Goose Creek Jots ~ 6 October

â–¶ This makes me goose bumpy. That in just a few lifetimes the planets have gone from being faint smudges with presumed landscapes to this kind of fine detail available to anyone with a computer to view is something we take for granted. The solar system is getting to be a very small place. So: what is to be made of the spidery shadowy features on Mars that are sometimes present, then shift, then disappear for months? That mystery may remain a faint smudge open to speculation for another generation or two.

â–¶ And in the Geo-Wonders category–did you take note of a recent earthquake (April, in Sumatra) that has geologists abuzz? It was a slip-strike fault (the largest ever recorded–like the San Francisco quake of 1906 but 19 times more powerful), not at the usual plate boundaries, and involving five different faults. Links here, here or here. This may portend more and different forces at work in the coming ages. Starting now.

â–¶ Some encouraging things are happening towards the new way we will (if human enterprise on a larger scale is to survive) do our accounting with respect to the value of nature. One is a new free tool called iTree. I plan to check it out. Another is the fact that David Suzuki is taking initiative, lecturing around the US along with a prominent Canadian eco-economist, to spread the word of the importance of “natural capital” to our economies and to our survival. AND he has been developing a tool with a larger scope than just looking at the amazing value of trees to our health. So far, only for part of Canada, but someday, you may be able to use this Google-Earth adapted tool and select any polygon of land and calculate an estimate of dollar value in natural flood control, carbon sequestration, air quality and temperature modification, soil erosion, food crop pollination and all the other ecosystem services that do not now figure into the economic equation if they are sustained or if they are damaged.

â–¶ I gave a copy of What We Hold In Our Hands: a Slow Road Reader to my hand surgeon yesterday at the pre-op visit. How could I not, with a fitting title like that. But he and I had also briefly chatted at my April visit about my idea of “personal ecology” which reminded him of Gregory * Bateson’s Steps to an Ecology of Mind that he’d found influential as a young man. I think he was genuinely appreciative of the book, but apologetic about not knowing how long it might take for him to read it.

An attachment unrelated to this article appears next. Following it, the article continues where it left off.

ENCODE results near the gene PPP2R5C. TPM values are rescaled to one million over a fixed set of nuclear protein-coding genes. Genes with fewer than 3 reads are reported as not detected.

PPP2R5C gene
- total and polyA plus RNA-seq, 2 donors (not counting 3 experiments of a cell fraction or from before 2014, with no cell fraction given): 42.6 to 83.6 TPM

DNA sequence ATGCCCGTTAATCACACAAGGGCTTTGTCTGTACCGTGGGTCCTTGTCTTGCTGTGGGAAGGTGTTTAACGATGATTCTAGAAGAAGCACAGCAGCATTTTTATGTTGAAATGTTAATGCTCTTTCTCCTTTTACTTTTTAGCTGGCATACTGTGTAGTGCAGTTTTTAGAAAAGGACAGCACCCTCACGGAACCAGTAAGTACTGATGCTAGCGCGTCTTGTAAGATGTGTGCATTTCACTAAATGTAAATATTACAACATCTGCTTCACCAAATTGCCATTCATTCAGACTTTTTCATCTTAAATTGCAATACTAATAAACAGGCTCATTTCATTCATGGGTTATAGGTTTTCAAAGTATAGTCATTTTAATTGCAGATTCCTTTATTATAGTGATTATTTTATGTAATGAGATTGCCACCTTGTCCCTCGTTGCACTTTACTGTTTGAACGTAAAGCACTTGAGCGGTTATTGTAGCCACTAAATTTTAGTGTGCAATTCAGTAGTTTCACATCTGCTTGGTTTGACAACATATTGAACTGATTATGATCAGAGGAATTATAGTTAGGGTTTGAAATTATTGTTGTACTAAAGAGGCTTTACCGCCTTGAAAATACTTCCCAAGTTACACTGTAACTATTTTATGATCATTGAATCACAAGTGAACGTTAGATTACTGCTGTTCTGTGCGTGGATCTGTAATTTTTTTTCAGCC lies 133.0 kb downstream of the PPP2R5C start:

I told the story of having met a gentleman recently and on introducing myself, the fellow said “Oh I know who you are. I have both your books, they’ve been in our bathroom now for the last year!” I consider that a compliment. Some of the world’s best thinking is done in that setting. Or sitting.

* SIDENOTE: Bateson’s daughter has recently produced a movie, an Ecology of Mind, exploring her father’s notion that much of what is wrong with the world is “the difference between the way nature works, and the way people think.” Don’t believe it? Just turn on a television (if you must.)

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Fred First holds masters degrees in Vertebrate Zoology and physical therapy, and has been a biology teacher and physical therapist by profession. He moved to southwest Virginia in 1975 and to Floyd County in 1997. He maintains a daily photo-blog, broadcasts essays on the Roanoke NPR station, and contributes regular columns for the Floyd Press and Roanoke's Star Sentinel. His two non-fiction books, Slow Road Home and his recent What We Hold in Our Hands, celebrate the riches that we possess in our families and communities, our natural bounty, social capital and Appalachian cultures old and new. He has served on the Jacksonville Center Board of Directors and is newly active in the Sustain Floyd organization. He lives in northeastern Floyd County on the headwaters of the Roanoke River.

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  1. While you are recuperating, I’m sure you will enjoy David Abram’s thoughts on “the difference between the way nature works, and the way people think.” If you follow the ideas he develops, you’ll be drawn into some very complicated scholarly debates. In college, I wrote a paper on the so-called Sapir-Whorf Hypothesis, which figures into Abram’s ideas, as does the work of the Toronto School (McLuhan, Goody, and Ong). Have fun!!